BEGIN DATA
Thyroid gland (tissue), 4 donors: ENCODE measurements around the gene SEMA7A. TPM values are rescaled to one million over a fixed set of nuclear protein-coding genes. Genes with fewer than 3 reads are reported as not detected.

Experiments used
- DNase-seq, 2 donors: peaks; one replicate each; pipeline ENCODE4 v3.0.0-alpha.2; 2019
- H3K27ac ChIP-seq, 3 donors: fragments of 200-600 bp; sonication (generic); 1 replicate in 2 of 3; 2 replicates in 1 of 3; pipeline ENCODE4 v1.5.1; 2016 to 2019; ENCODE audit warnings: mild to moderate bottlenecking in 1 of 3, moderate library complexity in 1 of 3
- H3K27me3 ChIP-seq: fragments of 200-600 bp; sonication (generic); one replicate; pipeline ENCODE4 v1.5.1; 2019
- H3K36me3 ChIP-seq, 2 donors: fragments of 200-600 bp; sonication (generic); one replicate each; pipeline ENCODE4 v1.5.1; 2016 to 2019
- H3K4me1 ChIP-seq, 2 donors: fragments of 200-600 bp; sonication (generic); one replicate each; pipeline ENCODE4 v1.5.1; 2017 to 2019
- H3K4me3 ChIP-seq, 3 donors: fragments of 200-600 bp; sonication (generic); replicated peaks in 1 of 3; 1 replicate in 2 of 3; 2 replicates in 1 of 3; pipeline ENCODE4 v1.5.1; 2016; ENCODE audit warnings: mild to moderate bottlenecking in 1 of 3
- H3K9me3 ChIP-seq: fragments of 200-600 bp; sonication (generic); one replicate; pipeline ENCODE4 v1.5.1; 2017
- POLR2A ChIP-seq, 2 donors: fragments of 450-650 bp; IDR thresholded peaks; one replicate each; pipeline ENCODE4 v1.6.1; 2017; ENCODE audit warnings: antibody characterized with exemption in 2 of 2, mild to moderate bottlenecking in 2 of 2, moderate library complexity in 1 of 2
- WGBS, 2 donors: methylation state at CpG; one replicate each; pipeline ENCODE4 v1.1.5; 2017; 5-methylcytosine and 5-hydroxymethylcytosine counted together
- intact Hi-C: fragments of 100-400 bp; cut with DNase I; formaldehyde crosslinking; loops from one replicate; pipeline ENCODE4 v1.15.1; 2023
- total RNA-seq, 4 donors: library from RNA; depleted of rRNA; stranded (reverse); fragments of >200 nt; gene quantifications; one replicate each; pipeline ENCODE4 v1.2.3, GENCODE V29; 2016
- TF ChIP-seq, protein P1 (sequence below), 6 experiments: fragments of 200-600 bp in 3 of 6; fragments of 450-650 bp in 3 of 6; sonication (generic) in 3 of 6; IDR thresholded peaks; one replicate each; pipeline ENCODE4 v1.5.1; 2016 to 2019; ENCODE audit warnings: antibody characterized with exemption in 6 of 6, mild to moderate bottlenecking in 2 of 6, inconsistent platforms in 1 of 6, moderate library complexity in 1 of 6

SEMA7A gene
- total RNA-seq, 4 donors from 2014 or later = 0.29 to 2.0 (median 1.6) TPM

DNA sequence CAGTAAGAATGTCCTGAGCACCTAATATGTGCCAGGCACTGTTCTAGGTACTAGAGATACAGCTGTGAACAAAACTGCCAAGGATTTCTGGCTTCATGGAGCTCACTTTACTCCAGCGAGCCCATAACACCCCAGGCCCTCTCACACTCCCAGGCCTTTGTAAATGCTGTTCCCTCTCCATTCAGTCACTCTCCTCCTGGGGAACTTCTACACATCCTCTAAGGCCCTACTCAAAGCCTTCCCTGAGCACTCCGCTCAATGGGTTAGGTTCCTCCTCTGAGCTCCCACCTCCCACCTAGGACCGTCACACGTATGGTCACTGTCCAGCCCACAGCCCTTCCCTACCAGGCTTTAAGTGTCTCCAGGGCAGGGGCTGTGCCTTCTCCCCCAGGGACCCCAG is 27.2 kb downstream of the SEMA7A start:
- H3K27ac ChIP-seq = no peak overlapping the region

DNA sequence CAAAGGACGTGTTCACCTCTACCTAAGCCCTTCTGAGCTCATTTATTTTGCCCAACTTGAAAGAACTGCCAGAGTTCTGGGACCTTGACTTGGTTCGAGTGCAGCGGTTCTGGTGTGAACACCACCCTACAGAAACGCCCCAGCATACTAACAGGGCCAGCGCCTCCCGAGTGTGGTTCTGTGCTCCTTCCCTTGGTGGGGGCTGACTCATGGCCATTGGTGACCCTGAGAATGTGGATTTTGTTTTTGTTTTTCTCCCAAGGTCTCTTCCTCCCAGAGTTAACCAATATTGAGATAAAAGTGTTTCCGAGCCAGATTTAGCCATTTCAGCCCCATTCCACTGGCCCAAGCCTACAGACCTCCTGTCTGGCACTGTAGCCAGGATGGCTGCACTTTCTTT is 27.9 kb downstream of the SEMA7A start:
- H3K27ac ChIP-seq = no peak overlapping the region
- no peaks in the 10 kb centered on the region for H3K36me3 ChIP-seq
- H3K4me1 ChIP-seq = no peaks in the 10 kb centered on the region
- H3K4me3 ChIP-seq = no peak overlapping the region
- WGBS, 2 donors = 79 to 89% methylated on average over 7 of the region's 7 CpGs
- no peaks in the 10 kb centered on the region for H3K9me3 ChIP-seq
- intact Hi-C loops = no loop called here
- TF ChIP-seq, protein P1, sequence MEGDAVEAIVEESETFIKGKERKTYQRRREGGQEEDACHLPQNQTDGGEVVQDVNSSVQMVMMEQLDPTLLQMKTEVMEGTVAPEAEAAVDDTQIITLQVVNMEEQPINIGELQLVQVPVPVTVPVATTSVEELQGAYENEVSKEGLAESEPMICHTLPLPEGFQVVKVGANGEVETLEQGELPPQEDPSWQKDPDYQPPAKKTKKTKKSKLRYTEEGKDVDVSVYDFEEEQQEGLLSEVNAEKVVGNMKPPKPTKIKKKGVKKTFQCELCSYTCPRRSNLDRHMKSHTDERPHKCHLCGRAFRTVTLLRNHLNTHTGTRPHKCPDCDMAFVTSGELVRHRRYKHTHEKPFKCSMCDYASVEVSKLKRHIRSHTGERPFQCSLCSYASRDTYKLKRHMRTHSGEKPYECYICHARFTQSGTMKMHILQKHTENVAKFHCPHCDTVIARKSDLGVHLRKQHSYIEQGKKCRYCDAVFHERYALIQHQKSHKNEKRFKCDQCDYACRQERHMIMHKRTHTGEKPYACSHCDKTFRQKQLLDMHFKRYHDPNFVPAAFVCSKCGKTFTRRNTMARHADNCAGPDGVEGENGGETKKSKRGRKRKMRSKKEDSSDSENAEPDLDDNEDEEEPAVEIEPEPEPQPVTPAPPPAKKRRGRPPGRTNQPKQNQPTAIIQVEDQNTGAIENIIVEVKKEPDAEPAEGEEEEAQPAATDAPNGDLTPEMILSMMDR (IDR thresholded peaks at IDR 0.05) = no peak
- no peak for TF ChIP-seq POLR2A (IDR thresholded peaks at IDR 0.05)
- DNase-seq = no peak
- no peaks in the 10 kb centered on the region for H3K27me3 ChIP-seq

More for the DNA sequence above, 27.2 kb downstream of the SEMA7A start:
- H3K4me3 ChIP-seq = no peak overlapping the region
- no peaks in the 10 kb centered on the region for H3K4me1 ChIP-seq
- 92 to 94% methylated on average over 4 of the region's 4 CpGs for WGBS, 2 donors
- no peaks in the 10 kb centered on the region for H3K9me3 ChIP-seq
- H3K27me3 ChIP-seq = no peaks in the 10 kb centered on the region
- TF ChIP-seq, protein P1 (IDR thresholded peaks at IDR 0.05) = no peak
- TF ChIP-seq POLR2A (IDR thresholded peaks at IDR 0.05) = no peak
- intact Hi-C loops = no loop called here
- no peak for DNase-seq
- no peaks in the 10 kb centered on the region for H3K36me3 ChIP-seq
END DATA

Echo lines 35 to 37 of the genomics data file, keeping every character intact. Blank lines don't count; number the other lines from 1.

- no peaks in the 10 kb centered on the region for H3K9me3 ChIP-seq
- H3K27me3 ChIP-seq = no peaks in the 10 kb centered on the region
- TF ChIP-seq, protein P1 (IDR thresholded peaks at IDR 0.05) = no peak